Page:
Discover the Olympic Museum in Lausanne

The Olympic Museum in Lausanne is the best place to learn about the Olympic Games, whether it be the modern games or the ancient games.
Discover the Olympic Museum in Lausanne

Last update: 26 June, 2020

If you’re a fan of Olympic history, you simply have to visit the Olympic Museum in Lausanne. Read on to find out more about this fascinating museum.

The Olympic Museum in Lausanne

The International Olympic Committee opened the museum on June 23, 1993. Situated on the banks of Lake Geneva, it focuses on the three key pillars of the Olympic movement: sport, art, and culture.

The initiative was spearheaded by the then president of the IOC, Juan Antonio Samaranch. The museum was subsequently designed by a Mexican architect named Pedro Ramirez Vazquez along with a member of the IOC, Jean Pierre Cahen.

Two years after opening, the museum received a Museum of the Year Award for its innovation and exhibits. Between January 2012 and the end of 2013, the museum closed for renovation work.

An unparalleled tourist attraction

These days, the museum features more modern facilities and equipment and has three floors. There, you can learn about the games’ origins, competitions, and athletes through 300 screens and more than 1,500 exhibits.

The museum also contains a documentation and research center, a library with 22,000 works, temporary and permanent exhibitions of films, photographs, stamp collections, and coin collections, and multiple rooms for conferences and seminars.

Among the museum’s highlights are the Olympic torches and the medals that were awarded in each edition of the Games. You can also see the equipment used by famous Olympic athletes.

The outside of the Olympic Museum.
Image: Lausanne Tourisme.

The museum enjoys an incredible setting with the Alps in the background. Furthermore, it’s also great for a day out with the kids. In fact, there are even interactive activities where the children can imagine that they’re athletes in the Games.

The museum is located on the Ouchy quay surrounded by a lush park with sculptures paying tribute to the Ancient Olympic Games in Greece, Baron Pierre de Coubertin (creator of the Modern Games), and some outstanding historical Olympic athletes.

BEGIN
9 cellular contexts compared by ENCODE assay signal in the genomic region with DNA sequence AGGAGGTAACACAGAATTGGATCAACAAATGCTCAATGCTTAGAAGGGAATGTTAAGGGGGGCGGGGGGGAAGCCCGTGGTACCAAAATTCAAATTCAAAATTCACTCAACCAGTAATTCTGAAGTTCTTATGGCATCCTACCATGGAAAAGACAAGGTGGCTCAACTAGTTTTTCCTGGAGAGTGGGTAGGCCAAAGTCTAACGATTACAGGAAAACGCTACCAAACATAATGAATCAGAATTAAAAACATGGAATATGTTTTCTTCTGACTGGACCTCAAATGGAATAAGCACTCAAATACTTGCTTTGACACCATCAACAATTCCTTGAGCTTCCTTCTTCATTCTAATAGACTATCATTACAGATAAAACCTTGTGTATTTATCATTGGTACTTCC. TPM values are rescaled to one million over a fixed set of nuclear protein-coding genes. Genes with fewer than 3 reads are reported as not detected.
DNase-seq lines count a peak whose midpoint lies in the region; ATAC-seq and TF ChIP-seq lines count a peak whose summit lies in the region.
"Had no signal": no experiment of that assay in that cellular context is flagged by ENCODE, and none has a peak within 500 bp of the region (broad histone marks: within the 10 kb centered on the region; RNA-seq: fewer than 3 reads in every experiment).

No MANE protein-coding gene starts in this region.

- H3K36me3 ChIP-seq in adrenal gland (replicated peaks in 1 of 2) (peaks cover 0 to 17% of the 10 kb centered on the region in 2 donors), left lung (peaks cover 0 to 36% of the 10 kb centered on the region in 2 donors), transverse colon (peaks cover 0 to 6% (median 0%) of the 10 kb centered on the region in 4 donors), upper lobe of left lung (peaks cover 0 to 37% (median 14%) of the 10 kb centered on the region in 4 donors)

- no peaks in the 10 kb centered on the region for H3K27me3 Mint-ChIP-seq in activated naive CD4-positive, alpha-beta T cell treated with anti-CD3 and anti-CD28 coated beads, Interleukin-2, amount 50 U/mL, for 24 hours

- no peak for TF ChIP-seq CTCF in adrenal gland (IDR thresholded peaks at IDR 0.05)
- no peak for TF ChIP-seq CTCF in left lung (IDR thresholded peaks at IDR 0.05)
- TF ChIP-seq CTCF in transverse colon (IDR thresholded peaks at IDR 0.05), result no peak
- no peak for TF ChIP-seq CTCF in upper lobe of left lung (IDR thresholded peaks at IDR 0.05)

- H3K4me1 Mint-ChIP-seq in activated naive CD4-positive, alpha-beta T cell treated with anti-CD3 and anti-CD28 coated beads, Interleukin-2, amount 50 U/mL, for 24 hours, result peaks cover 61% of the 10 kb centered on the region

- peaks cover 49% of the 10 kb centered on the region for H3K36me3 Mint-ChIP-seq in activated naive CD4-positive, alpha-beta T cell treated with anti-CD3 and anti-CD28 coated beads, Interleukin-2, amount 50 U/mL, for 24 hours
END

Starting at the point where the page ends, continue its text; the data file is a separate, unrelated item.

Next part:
One fascinating fact is that the Olympic Museum in Lausanne is the only place where the Olympic flame always stays lit between games.

There are many other reasons to visit the Olympic Museum in Lausanne, such as:

  • The opportunity to tour its beautiful outdoor area.
  • A chance to experience the Games to the fullest. Discover the Olympic spirit, put yourself in the shoes of an Olympic athlete, travel through time, see sports-inspired works of art, and take many photos.
  • Take your picture next to the Olympic symbols.

Lausanne: a sporting, Olympic city

Lausanne is located in a really peaceful environment between the lake, forest, and fields. This Swiss city is the headquarters of the International Olympic Committee and the International Council of Arbitration for Sport. Lausanne also hosts many meetings related to the Olympic movement, such as IOC sessions and special committees.

As a result of this, the city also hosts various sporting events throughout the year. These include the Olympic week, a 26-mile marathon, and a 12-mile cycling race.

The Olympic Torch in Lausanne.

And if you don’t want to just visit sports-related places, the old town of Lausanne is beautiful, with its cathedral (and a bell tower in operation since 1405) and its pedestrianized streets.

You could also take a boat out on Lake Leman or visit a vineyard using the Laxaux Express wine train. You could even tour the Museum of Outsider Art (with its rather unique collection).

The Olympic Museum in Lausanne is doubtlessly one of the many attractions that the city has to offer. So, w hy not pay a visit, enjoy the nature, the local sights, and learn about the history of the Olympic Games?

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This text is provided for informational purposes only and does not replace consultation with a professional. If in doubt, consult your specialist.